Wednesday, September 1, 2010

Baeyens, RSI

Most people who use technical indicators have little understanding of what they were intended to do, let alone how they might be “reinvented.” Sometimes it's wise to re-read the literature. In RSI: Logic, Signals & Time Frame Correlation (Traders Press, 2007) Walter J. Baeyens explores alternatives to Welles Wilder’s interpretation of his Relative Strength Index, introduced in New Concepts in Technical Trading Systems (1978). Baeyens’ primary source of inspiration is the method taught by Andrew Cardwell.

What caught my fancy early on in the book was the analogy between watching RSI fluctuations on a chart and observing a skater going up and down in a half-pipe. “The half-pipe is the RSI chart, and its extreme values of 0 and 100 are the edges where the skater seems to be suspended before accelerating down the slope in the opposite direction. The skater’s speed is highest in the middle of the half-pipe. As he zooms upward on either slope, his speed slows dramatically, then drops to zero as his course reverses.” (p. 20) Translated into the language of price movement, “a relatively small change in price can cause a big move in the RSI value when it travels around the 50-level. However, large price changes are required to move the RSI value a little, once it approaches the extremes, as if an ever-increasing momentum were required to push it up an increasingly steep slope.” (p. 21)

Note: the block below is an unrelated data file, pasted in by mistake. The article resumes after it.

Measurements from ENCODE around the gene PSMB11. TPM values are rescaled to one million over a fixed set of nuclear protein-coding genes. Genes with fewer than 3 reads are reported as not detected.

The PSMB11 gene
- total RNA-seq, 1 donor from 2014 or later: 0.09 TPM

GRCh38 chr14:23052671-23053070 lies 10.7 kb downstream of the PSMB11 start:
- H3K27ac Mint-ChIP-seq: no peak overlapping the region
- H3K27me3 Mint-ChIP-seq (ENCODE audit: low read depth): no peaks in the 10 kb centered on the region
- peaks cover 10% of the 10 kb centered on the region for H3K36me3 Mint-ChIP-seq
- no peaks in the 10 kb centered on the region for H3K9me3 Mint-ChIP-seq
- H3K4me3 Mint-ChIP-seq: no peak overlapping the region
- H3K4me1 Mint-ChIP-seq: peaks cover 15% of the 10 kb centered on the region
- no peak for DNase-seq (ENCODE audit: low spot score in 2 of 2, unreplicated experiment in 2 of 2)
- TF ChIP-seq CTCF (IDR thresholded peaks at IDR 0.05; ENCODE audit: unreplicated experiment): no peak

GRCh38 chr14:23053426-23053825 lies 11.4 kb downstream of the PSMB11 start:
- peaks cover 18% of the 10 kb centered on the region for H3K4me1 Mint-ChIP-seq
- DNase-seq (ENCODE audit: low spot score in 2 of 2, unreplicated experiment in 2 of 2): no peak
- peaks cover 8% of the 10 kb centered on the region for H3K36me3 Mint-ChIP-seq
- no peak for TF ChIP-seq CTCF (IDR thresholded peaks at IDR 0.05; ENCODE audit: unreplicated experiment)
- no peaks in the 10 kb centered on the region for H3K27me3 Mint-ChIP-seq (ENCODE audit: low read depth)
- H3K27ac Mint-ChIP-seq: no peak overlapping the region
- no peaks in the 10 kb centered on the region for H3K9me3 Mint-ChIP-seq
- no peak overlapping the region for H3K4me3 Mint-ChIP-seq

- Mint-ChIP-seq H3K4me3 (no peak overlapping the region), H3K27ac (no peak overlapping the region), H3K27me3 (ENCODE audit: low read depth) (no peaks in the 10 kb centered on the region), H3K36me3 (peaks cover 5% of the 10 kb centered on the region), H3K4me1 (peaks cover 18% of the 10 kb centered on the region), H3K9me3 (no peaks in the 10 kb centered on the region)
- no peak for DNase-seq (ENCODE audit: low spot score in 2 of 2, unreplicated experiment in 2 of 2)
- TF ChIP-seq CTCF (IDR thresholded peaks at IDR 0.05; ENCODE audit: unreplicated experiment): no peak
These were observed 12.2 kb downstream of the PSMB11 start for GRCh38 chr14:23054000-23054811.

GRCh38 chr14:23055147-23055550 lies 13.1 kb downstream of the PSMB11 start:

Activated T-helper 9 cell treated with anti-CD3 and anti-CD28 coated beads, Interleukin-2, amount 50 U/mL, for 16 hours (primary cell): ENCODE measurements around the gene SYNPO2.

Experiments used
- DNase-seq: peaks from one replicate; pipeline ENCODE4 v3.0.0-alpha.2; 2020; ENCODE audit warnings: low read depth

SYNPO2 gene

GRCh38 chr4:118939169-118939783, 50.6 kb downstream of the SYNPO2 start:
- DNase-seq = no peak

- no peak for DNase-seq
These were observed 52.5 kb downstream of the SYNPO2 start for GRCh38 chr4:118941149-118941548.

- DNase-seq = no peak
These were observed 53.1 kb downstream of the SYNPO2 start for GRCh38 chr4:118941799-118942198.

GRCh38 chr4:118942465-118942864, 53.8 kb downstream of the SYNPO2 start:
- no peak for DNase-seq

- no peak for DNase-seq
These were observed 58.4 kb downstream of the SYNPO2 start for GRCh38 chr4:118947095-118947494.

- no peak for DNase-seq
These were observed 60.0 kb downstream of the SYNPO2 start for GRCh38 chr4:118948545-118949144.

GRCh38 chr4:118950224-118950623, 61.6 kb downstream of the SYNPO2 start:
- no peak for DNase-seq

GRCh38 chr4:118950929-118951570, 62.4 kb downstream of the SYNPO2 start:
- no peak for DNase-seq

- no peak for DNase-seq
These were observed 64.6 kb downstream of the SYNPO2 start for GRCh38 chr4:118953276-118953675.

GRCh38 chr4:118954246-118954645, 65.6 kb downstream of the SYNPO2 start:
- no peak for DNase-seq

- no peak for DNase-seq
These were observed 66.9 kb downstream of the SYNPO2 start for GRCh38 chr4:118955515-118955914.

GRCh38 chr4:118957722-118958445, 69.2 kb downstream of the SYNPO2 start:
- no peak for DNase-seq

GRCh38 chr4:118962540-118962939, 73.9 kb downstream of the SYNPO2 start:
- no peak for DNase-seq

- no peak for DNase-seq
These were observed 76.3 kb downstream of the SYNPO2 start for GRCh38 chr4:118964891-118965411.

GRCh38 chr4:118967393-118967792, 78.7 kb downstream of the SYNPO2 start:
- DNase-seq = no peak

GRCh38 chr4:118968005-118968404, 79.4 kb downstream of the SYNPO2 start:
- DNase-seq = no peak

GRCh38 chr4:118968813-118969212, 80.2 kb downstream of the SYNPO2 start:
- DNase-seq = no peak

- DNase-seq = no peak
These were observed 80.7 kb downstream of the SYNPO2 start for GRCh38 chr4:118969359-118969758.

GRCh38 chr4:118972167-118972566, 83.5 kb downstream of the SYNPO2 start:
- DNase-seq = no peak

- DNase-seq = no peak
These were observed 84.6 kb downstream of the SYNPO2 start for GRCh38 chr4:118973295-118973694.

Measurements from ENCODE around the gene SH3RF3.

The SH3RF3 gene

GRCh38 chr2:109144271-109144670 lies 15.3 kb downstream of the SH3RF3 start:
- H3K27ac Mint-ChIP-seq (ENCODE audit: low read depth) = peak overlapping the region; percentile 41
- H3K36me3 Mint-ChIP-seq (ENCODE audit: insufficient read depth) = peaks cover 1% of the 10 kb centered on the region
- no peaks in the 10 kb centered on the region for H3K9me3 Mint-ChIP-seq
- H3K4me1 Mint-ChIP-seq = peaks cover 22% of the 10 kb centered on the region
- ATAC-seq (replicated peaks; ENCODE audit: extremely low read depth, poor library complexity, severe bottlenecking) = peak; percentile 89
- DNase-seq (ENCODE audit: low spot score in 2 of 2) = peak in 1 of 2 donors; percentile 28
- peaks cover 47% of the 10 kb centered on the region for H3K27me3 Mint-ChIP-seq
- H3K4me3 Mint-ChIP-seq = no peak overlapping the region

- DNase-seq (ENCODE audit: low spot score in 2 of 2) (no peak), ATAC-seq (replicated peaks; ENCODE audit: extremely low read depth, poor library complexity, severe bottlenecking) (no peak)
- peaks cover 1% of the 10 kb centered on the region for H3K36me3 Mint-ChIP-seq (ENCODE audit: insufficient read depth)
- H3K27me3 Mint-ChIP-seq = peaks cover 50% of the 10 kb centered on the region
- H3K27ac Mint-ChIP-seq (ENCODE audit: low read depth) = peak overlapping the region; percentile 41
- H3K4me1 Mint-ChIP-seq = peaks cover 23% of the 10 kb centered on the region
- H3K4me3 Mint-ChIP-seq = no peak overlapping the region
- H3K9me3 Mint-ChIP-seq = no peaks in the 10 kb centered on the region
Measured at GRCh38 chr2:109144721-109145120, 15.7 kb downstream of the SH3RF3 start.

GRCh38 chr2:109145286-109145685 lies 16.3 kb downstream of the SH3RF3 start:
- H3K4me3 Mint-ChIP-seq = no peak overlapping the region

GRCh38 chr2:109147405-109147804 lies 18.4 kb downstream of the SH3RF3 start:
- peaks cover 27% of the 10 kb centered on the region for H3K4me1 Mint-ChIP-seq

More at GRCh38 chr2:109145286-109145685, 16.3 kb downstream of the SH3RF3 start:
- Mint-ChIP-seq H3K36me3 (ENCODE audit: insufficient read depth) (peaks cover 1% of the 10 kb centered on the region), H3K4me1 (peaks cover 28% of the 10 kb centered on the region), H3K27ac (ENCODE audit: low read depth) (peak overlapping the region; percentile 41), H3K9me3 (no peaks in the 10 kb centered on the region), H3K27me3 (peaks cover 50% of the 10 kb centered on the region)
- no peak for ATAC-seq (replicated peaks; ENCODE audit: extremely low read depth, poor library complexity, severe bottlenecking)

For those who prefer arithmetic to imagery Baeyens offers a table based on the up/down ratio required to move RSI to a given value. He uses the standard 14 lookback period. Up = (((average up last 13 days) x 13) + value up today)/14; down uses the same formula, simply substituting “down” for “up.” Here are some of the critical 50+ RSI levels and the up/down ratios: RSI = 90: up/down = 10/1; RSI = 80: up/down = 4/1; RSI = 75: up/down = 3/1; RSI = 66.6: up/down = 2/1; RSI = 50; up/down = 1/1. It doesn’t take a mathematical genius to calculate the up/down ratios when RSI is less than 50.

Baeyens sets out to debunk some of the myths surrounding RSI—for instance, that price/RSI divergence signals a possible trend reversal. Divergence, he writes, “occurs frequently, as it is inevitable, and does not warrant any special treatment. It is just one way for the RSI to escape its mathematical constraints.” (p. 27)

One of Baeyens’ theses is that it is imperative to correlate different RSI time frames such as weekly-daily-hourly or daily-hourly-15-minute “in order to assess the market conditions and anticipate high probability scenarios.” (p. 53) He then does fairly complicated channel analysis on these charts.

Baeyens offers the reader a range of scenarios, showing in each case how RSI helps anticipate price movement. The book, some 350 pages long, is full of marked-up charts. I should caution that this is not a book for the trader who wants to automate an RSI system. I have no idea how a programmer could translate the myriad channel lines into code. But it’s an interesting, fresh look at a widely used indicator.

1 comment:

  1. Thanks for the brief review. Would you recommend the book. Also have you implemented any of the things that Baeyens has written in the book